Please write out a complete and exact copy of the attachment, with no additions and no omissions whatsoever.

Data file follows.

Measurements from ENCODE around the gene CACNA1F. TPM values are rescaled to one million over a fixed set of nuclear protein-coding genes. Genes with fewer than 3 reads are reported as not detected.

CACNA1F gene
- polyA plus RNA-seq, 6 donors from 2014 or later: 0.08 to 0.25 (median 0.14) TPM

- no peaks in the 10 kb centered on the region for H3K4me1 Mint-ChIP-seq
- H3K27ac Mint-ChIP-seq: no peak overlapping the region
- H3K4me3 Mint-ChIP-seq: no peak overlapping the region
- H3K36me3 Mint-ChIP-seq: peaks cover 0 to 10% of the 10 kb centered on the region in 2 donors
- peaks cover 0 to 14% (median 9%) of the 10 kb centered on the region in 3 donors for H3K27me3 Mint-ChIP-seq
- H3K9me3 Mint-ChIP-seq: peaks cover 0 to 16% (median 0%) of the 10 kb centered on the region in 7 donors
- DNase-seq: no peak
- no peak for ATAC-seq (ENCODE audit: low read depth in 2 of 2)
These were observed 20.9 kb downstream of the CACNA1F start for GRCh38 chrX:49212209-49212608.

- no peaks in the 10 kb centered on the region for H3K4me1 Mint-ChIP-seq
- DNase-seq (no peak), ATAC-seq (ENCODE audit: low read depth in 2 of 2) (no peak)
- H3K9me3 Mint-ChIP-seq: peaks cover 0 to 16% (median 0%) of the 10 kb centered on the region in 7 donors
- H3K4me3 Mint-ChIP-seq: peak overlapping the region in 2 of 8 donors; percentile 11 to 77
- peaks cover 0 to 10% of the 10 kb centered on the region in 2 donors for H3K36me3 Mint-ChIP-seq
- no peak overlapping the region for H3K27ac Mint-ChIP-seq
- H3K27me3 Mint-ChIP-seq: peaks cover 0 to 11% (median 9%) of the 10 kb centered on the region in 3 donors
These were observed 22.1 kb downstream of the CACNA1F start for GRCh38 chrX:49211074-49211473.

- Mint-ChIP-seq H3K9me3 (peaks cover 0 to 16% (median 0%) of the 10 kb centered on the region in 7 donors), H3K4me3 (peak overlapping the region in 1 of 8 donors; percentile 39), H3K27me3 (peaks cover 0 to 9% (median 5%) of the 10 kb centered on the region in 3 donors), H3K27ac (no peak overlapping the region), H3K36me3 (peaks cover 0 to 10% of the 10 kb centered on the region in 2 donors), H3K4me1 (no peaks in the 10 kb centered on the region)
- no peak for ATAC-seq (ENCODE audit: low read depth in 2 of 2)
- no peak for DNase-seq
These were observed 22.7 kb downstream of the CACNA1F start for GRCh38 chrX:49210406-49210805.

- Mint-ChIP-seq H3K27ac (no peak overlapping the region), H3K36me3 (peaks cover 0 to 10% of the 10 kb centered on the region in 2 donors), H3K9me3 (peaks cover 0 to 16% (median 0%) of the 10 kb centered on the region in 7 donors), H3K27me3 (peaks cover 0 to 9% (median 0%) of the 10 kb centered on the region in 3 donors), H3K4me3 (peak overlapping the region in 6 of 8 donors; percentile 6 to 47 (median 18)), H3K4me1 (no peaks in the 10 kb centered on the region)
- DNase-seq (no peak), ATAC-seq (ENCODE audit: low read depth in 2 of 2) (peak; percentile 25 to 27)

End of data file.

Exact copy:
Measurements from ENCODE around the gene CACNA1F. TPM values are rescaled to one million over a fixed set of nuclear protein-coding genes. Genes with fewer than 3 reads are reported as not detected.

CACNA1F gene
- polyA plus RNA-seq, 6 donors from 2014 or later: 0.08 to 0.25 (median 0.14) TPM

- no peaks in the 10 kb centered on the region for H3K4me1 Mint-ChIP-seq
- H3K27ac Mint-ChIP-seq: no peak overlapping the region
- H3K4me3 Mint-ChIP-seq: no peak overlapping the region
- H3K36me3 Mint-ChIP-seq: peaks cover 0 to 10% of the 10 kb centered on the region in 2 donors
- peaks cover 0 to 14% (median 9%) of the 10 kb centered on the region in 3 donors for H3K27me3 Mint-ChIP-seq
- H3K9me3 Mint-ChIP-seq: peaks cover 0 to 16% (median 0%) of the 10 kb centered on the region in 7 donors
- DNase-seq: no peak
- no peak for ATAC-seq (ENCODE audit: low read depth in 2 of 2)
These were observed 20.9 kb downstream of the CACNA1F start for GRCh38 chrX:49212209-49212608.

- no peaks in the 10 kb centered on the region for H3K4me1 Mint-ChIP-seq
- DNase-seq (no peak), ATAC-seq (ENCODE audit: low read depth in 2 of 2) (no peak)
- H3K9me3 Mint-ChIP-seq: peaks cover 0 to 16% (median 0%) of the 10 kb centered on the region in 7 donors
- H3K4me3 Mint-ChIP-seq: peak overlapping the region in 2 of 8 donors; percentile 11 to 77
- peaks cover 0 to 10% of the 10 kb centered on the region in 2 donors for H3K36me3 Mint-ChIP-seq
- no peak overlapping the region for H3K27ac Mint-ChIP-seq
- H3K27me3 Mint-ChIP-seq: peaks cover 0 to 11% (median 9%) of the 10 kb centered on the region in 3 donors
These were observed 22.1 kb downstream of the CACNA1F start for GRCh38 chrX:49211074-49211473.

- Mint-ChIP-seq H3K9me3 (peaks cover 0 to 16% (median 0%) of the 10 kb centered on the region in 7 donors), H3K4me3 (peak overlapping the region in 1 of 8 donors; percentile 39), H3K27me3 (peaks cover 0 to 9% (median 5%) of the 10 kb centered on the region in 3 donors), H3K27ac (no peak overlapping the region), H3K36me3 (peaks cover 0 to 10% of the 10 kb centered on the region in 2 donors), H3K4me1 (no peaks in the 10 kb centered on the region)
- no peak for ATAC-seq (ENCODE audit: low read depth in 2 of 2)
- no peak for DNase-seq
These were observed 22.7 kb downstream of the CACNA1F start for GRCh38 chrX:49210406-49210805.

- Mint-ChIP-seq H3K27ac (no peak overlapping the region), H3K36me3 (peaks cover 0 to 10% of the 10 kb centered on the region in 2 donors), H3K9me3 (peaks cover 0 to 16% (median 0%) of the 10 kb centered on the region in 7 donors), H3K27me3 (peaks cover 0 to 9% (median 0%) of the 10 kb centered on the region in 3 donors), H3K4me3 (peak overlapping the region in 6 of 8 donors; percentile 6 to 47 (median 18)), H3K4me1 (no peaks in the 10 kb centered on the region)
- DNase-seq (no peak), ATAC-seq (ENCODE audit: low read depth in 2 of 2) (peak; percentile 25 to 27)